PITTSBURGH (KDKA) — Nothing says history like a fife & drum corps performing at Point State Park on the Fourth of July.

But sometimes Americans know more about music than the basic facts of Independence Day.

So KDKA political editor Jon Delano put together a quick pop quiz on the holiday, and walked around the park in search of correct answers.

Almost everyone got the first question: “What do we celebrate on the Fourth of July?”

“America’s independence,” was the nearly unanimous response.

But the second question stumped more than a few.

“Who did we declare independence from,” Delano asked people in the park.

Common responses: “I dunno,” or “I don’t even know that.”

Some suggested France, which was actually an ally of the new nation, or Canada.

The answer, of course, is Great Britain.

So what year did America declare independence from Britain?

The right answer is 1776, but lots of people missed that one, too.

And even more could not name the infamous King who is denounced throughout the Declaration of Independence for his transgressions against the American colonies.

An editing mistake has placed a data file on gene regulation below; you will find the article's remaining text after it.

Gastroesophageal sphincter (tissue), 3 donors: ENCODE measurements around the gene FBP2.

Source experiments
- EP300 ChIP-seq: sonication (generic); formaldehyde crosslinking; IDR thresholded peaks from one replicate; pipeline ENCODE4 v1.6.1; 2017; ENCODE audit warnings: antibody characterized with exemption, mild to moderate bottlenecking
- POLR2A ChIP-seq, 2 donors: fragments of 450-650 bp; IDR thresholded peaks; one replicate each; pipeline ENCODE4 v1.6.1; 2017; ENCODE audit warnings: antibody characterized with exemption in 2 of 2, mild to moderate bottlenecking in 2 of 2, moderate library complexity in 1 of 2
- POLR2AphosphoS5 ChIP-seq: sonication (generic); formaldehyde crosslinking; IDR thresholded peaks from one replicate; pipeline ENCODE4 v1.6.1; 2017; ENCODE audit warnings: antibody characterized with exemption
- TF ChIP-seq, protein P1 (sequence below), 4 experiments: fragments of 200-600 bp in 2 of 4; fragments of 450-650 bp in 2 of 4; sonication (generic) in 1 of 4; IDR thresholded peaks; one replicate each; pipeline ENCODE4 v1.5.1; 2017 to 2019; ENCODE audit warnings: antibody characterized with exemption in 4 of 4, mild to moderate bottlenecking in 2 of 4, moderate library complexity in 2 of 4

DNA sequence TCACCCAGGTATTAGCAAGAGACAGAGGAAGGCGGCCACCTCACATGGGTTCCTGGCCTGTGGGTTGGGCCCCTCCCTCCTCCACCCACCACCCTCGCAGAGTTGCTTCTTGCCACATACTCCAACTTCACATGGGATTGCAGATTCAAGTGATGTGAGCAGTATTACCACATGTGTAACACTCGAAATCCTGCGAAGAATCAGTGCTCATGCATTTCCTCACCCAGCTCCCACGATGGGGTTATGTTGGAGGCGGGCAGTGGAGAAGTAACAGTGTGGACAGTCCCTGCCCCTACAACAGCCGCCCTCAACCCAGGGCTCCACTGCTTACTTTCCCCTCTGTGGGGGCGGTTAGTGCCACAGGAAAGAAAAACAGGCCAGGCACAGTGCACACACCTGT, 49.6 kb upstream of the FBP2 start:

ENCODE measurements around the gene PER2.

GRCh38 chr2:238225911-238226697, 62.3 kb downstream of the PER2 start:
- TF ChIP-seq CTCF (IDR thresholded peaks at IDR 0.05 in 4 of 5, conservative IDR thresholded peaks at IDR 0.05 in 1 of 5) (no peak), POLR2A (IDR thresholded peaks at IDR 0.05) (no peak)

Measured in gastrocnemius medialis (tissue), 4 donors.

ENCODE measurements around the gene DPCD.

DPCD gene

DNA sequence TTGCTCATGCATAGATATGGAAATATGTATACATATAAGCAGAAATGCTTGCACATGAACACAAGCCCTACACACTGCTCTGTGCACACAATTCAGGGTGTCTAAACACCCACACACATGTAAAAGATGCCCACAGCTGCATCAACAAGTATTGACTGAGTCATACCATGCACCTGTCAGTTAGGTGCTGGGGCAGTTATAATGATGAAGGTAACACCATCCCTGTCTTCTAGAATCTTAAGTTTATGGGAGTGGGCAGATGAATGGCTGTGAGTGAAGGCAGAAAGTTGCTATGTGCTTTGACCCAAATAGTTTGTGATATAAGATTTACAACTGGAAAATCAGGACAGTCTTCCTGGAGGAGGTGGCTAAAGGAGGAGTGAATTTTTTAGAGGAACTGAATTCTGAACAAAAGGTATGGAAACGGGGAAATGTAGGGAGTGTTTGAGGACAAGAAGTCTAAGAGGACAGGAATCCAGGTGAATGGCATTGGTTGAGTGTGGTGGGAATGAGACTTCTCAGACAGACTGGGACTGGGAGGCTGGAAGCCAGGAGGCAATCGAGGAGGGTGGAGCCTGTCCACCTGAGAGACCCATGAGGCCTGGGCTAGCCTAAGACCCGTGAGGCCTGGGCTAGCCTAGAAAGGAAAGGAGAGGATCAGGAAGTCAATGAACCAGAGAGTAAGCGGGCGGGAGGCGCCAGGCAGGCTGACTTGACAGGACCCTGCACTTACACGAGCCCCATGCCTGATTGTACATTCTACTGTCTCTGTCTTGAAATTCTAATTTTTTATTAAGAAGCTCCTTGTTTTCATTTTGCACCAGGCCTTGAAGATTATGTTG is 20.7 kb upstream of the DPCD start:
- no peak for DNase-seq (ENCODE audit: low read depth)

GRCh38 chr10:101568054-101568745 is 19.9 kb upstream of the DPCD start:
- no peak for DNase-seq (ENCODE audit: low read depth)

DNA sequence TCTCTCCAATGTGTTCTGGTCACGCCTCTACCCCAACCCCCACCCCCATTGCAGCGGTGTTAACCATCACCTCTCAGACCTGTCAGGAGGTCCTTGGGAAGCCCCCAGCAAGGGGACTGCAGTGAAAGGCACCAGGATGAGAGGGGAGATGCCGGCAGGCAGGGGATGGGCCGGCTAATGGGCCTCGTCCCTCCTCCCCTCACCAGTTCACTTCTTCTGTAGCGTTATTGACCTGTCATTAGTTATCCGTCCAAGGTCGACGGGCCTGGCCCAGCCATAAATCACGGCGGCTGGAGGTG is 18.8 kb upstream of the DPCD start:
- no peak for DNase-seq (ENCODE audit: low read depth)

King Arthur, King Charles, King James were suggested by some.

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The correct answer is King George III.

So who was the first patriot to sign the Declaration of Independence?

More people seemed to know who signed the Declaration first.

John Hancock.

And one woman added, correctly, “And he did it really big so the King wouldn’t miss his name.”

Very true!

So where exactly was the Declaration signed?

Even with the hint that it was the city of the Liberty Bell and Independence Hall, one suggested New York.

Another proffered Pittsburgh or Harrisburg.

Right state, but wrong city.

The answer, of course, is Philadelphia.

And the oldest man to sign the document?

Benjamin Franklin, who was 70 years of age at the time.

But this simple question puzzled many: Who wrote the Declaration of Independence?

The answer is Thomas Jefferson, who later became the 3rd president of the United States.

Whether we know the answers to these pop quiz questions or not, the Fourth of July is still a great holiday to celebrate.

But the answers suggest that maybe we all could take a little bit of time to refresh ourselves on basic American history.